The Case for Car Seats: Never Leave Home Without One

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D. Gilson is a writer and author of essays, poetry, and scholarship that explore the relationship between popular culture, literature, sexuality, and memoir. His latest book is Jesus Freak, with Will Stockton, part of Bloomsbury’s 33 1/3 Series. His other books include I Will Say This Exactly One Time and Crush. His first chapbook...

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Jeffrey Johnson is a legal writer with a focus on personal injury. He has worked on personal injury and sovereign immunity litigation in addition to experience in family, estate, and criminal law. He earned a J.D. from the University of Baltimore...

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UPDATED: Mar 13, 2020

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Motor vehicle accidents are the leading cause of injury and death among children of all ages in the U.S. The lifesaving power of seat belts and booster seats is well-proven, but with safety recommendations and regulations changing practically yearly, it can be difficult for parents to keep up. How can parents know when a high-priced booster seat is worth it? When is a rear-facing seat safer than a front-facing seat? And now that you can buy booster seats for kids who weigh up to 90 lbs, does that mean we really need to?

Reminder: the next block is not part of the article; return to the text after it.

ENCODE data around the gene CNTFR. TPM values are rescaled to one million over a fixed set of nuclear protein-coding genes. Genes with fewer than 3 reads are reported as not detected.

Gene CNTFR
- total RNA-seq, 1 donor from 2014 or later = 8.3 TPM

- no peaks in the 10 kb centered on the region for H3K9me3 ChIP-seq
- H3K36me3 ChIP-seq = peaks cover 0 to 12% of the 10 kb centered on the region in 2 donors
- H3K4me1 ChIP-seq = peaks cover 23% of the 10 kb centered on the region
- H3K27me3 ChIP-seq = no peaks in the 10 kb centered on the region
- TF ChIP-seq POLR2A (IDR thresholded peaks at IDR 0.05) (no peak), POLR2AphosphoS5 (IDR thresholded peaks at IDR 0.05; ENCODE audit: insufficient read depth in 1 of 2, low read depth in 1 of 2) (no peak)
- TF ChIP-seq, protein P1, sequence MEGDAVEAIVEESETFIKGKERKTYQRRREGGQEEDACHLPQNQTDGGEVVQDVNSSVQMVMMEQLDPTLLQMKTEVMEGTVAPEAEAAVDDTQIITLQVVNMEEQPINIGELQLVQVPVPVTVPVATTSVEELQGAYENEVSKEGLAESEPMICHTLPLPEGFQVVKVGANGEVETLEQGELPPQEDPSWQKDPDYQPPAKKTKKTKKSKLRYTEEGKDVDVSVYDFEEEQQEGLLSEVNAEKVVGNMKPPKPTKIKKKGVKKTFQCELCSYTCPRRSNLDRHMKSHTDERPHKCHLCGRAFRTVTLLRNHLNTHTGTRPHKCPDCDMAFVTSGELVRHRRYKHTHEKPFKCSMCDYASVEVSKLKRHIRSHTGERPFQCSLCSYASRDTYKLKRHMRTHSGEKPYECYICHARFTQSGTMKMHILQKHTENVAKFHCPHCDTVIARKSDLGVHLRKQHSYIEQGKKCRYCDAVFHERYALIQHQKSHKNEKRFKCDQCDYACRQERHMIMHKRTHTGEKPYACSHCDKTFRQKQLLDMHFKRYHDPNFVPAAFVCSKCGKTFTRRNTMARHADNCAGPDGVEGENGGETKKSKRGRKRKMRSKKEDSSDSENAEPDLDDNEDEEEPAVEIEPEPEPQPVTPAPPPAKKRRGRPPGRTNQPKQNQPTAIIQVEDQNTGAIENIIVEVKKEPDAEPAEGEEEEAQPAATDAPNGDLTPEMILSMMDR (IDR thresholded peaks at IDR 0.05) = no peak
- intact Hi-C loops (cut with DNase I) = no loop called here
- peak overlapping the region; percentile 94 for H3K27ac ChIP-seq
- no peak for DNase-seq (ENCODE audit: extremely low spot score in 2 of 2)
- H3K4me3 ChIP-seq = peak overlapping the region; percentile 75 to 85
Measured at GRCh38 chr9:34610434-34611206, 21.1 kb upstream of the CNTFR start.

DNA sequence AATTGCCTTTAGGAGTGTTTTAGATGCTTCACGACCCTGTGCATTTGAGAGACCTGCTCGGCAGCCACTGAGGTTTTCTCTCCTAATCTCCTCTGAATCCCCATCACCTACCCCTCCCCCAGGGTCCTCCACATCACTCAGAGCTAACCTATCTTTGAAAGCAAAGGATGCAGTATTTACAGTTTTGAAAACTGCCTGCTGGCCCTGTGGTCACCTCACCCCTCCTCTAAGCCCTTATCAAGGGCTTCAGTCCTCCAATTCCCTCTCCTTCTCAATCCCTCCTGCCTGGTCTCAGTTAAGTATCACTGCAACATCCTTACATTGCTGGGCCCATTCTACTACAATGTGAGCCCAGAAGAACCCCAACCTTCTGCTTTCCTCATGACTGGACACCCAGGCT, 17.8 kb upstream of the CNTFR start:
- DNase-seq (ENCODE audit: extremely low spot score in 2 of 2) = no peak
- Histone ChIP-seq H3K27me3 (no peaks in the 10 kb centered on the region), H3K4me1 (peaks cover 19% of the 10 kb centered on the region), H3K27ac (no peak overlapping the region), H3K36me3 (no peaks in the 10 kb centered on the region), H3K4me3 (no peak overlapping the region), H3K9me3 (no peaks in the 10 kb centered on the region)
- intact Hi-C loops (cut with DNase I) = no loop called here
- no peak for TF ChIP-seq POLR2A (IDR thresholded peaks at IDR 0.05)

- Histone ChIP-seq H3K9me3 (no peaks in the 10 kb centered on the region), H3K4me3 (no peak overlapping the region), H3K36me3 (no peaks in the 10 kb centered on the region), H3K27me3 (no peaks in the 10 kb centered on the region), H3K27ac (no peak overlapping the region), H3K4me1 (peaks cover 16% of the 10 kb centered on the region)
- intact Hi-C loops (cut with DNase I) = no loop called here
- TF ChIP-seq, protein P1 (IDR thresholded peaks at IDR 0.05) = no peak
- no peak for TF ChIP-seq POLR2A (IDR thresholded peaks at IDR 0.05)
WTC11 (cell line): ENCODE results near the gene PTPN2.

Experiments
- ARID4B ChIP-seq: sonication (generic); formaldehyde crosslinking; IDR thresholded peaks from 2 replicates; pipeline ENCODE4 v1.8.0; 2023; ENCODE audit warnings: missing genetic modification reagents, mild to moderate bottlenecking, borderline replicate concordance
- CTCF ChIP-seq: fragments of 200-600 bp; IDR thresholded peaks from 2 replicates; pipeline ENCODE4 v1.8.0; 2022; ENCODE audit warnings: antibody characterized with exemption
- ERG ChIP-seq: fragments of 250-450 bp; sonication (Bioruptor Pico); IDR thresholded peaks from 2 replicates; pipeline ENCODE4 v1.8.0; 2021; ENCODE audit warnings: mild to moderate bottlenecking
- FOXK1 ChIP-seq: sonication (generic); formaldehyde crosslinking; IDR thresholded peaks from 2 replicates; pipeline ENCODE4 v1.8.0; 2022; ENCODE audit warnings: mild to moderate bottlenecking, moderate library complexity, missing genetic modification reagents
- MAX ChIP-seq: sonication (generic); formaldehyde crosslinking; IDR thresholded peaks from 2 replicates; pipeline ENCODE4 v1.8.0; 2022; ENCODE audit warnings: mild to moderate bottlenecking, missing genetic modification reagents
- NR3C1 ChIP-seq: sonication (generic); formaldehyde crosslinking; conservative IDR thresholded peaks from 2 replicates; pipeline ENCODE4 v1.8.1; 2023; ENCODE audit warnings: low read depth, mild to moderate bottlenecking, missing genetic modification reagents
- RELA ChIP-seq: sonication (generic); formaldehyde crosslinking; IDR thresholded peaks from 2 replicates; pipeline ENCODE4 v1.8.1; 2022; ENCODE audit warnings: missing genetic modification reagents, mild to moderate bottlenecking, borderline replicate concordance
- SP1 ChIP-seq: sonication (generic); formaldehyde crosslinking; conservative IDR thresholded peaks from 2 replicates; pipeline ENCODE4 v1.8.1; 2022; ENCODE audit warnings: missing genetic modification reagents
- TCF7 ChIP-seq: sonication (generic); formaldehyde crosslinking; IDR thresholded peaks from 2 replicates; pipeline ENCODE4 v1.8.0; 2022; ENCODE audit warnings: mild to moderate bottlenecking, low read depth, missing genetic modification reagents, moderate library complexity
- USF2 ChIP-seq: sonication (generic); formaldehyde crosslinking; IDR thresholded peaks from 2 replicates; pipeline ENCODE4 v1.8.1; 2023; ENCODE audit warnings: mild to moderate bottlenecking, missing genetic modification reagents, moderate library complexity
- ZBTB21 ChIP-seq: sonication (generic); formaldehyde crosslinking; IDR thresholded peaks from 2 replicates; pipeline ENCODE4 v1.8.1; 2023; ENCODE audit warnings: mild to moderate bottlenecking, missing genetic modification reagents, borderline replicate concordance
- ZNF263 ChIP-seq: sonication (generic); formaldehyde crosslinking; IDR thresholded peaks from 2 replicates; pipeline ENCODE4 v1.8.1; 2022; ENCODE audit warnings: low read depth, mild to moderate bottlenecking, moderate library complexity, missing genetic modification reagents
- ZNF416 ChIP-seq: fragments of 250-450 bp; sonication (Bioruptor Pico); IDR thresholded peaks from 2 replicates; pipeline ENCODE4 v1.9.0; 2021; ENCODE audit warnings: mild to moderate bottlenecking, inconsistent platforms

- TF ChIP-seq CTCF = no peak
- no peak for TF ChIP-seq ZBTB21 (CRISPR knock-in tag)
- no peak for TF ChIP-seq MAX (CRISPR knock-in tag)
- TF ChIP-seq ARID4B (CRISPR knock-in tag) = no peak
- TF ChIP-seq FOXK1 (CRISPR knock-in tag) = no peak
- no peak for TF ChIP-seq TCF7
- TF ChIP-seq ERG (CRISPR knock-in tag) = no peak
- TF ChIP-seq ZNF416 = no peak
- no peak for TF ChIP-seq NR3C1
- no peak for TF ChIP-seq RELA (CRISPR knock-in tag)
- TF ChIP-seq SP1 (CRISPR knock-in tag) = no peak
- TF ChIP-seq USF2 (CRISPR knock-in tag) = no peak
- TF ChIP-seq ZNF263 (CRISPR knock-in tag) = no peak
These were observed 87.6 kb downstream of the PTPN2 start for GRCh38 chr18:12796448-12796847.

Luckily, consumer safety organizations like the National Highway Traffic Safety Administration, breaks down the latest research in child car safety and provides extensive guides for parents who need to know more about choosing and using the booster seat that’s right for their child. In the event of an accident the way you fit and fasten your car seat is more important than how many bells and whistles it came with. Unfortunately, as you’ll see in the graphic below, it turns out that many well-meaning parents or caregivers aren’t actually their child seats properly.

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